How to Evict a Tenant in New York
One of the very first things that you need to understand as a landlord is that you cannot simply throw peoples' belongings onto the streets or change their locks because they have not paid you. To evict someone in the state of New York, you must go through the Housing Court. Otherwise, they can sue you, win substantial damages, and ask the court to order you to allow them to move back into your property.
Ask For Your Money
You cannot evict a person in the state of New York until you ask to be paid and warn the tenant that you will evict her if she does not pay. You may argue that the individual knows very well how much rent is due and when, but New York law requires you to present a demand in person or in writing at least three days before you start legal proceedings.
Open A Case
If you do not receive your money after making a demand, you need to get the Housing Court involved. To do this, you need to fill out forms T206D, T207D, T206DC, and T216, make photocopies of them, and take the originals to the Landlord-Tenant Clerks Office. You will be required to pay for an index number.
Forms T207D and T206D must be served on the tenant. New York law generally accepts three types of service. Personal delivery, which can be carried out by a friend or process server but not by you, involves giving the documents to the tenant.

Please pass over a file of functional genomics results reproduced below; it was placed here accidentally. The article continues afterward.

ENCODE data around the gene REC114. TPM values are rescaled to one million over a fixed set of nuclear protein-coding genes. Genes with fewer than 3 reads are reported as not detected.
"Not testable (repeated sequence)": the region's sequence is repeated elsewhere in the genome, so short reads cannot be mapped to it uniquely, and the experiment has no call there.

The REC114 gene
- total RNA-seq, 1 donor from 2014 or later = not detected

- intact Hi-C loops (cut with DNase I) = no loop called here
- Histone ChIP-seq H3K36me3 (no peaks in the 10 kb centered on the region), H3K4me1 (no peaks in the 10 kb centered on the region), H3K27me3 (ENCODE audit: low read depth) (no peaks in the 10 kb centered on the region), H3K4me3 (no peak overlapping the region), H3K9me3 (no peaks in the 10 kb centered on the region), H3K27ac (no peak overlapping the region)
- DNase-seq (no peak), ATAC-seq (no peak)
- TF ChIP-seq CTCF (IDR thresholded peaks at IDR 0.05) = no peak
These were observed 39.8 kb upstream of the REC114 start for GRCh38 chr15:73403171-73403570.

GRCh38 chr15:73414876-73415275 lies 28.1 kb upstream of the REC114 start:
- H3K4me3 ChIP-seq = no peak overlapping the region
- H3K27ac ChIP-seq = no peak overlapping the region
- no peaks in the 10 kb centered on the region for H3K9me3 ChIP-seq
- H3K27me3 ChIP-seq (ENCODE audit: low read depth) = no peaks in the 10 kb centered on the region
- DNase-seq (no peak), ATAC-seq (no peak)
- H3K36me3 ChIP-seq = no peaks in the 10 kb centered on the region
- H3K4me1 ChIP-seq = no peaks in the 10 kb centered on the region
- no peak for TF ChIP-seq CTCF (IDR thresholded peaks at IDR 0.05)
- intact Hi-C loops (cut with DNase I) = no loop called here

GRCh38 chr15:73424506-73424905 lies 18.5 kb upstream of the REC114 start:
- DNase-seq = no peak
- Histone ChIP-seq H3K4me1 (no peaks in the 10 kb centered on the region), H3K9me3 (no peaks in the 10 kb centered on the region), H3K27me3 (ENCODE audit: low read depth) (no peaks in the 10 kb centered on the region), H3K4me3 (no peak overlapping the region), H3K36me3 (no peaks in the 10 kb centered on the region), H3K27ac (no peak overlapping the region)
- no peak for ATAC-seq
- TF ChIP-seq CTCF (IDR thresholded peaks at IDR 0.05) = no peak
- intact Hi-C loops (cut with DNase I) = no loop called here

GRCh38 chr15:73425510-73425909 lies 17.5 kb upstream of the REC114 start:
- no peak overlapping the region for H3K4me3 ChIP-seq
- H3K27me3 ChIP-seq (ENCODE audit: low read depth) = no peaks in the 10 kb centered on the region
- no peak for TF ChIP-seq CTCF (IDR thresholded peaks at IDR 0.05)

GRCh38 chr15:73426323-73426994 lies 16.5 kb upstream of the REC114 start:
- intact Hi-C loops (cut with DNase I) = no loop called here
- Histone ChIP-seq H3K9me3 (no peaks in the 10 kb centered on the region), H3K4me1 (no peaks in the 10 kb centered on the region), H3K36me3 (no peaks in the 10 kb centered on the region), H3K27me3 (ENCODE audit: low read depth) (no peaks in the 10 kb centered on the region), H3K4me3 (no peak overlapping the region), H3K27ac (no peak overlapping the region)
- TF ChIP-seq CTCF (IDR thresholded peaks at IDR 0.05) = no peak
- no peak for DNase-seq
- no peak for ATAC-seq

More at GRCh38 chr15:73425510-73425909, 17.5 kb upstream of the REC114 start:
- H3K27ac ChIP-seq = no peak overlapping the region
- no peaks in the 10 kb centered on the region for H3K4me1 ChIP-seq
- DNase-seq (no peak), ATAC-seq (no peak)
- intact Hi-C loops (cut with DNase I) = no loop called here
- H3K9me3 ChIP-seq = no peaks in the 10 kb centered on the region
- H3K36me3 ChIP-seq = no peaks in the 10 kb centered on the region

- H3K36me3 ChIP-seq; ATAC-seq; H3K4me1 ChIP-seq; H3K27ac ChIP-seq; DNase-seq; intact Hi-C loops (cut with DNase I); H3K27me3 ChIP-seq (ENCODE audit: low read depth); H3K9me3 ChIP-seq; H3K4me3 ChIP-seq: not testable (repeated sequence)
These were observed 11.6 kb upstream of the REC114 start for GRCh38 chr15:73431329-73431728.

The documents may be given to someone of suitable age and discretion who lives in the apartment other than the tenant. Afterward, a copy should be sent to the tenant using standard mail and another sent using registered mail.
If no one answers when service is attempted, the documents may be left on the door only after a second attempt is made during non-working hours. The following day two copies must be sent, in the manner described above.
Following proper service, the individual who conducted this action must complete the affidavit on the back of the Form T207D and have it notarized. Then, forms T207D and T216 must be returned to the Landlord-Tenant Clerks Office. You will be sent details regarding your court hearing if the tenant replies.
To ensure that your actions are legal, you should consult with a real estate attorney. New York's eviction process can be very sensitive and if not properly executed, you could create serious problems for yourself. Furthermore, special circumstances may change the manner in which the process needs to be handled and this is likely to require legal expertise.